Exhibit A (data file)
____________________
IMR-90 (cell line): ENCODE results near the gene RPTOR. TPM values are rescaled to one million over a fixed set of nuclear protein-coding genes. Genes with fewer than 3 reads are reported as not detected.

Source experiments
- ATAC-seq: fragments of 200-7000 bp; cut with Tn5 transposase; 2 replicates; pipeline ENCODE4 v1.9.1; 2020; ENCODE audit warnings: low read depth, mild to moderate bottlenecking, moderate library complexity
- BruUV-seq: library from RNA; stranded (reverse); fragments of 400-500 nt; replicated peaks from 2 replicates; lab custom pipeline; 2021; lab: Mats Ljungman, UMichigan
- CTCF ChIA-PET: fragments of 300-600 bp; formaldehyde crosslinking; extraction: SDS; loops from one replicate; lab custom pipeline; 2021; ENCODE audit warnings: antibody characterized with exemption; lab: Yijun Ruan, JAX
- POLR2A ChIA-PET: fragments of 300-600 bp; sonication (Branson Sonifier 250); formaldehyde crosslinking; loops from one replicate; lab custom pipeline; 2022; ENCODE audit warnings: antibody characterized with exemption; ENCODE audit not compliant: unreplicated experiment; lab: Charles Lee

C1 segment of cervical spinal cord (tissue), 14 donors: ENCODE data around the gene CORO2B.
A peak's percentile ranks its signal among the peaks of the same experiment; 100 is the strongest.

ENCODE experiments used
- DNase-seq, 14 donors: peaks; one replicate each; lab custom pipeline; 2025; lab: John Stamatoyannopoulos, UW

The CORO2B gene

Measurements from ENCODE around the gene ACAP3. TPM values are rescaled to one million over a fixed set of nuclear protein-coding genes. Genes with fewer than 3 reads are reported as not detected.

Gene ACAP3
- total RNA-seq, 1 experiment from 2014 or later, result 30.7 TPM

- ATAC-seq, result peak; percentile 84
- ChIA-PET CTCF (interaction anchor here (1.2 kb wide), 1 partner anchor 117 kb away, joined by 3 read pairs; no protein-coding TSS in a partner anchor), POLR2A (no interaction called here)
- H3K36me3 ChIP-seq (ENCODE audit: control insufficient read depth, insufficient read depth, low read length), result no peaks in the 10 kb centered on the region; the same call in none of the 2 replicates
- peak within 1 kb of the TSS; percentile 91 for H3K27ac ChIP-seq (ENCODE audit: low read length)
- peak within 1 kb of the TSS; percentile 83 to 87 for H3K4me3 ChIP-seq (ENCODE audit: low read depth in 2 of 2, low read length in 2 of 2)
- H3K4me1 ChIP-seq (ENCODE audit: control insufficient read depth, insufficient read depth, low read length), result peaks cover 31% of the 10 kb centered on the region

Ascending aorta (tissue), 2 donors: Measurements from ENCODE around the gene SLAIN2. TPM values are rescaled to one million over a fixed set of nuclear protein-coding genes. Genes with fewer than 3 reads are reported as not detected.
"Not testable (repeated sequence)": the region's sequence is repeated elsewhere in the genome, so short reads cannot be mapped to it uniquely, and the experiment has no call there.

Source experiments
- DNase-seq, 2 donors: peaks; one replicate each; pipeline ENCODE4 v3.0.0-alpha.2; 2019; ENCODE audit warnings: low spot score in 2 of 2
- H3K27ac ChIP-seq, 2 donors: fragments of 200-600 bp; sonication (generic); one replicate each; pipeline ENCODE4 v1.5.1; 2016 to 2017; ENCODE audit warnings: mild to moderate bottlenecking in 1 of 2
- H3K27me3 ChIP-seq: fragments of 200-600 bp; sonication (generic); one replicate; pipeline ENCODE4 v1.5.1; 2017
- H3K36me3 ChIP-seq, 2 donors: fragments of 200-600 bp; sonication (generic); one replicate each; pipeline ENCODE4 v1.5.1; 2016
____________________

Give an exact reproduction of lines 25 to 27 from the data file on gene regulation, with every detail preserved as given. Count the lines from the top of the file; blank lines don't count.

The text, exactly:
- H3K27ac ChIP-seq, 2 donors: fragments of 200-600 bp; sonication (generic); one replicate each; pipeline ENCODE4 v1.5.1; 2016 to 2017; ENCODE audit warnings: mild to moderate bottlenecking in 1 of 2
- H3K27me3 ChIP-seq: fragments of 200-600 bp; sonication (generic); one replicate; pipeline ENCODE4 v1.5.1; 2017
- H3K36me3 ChIP-seq, 2 donors: fragments of 200-600 bp; sonication (generic); one replicate each; pipeline ENCODE4 v1.5.1; 2016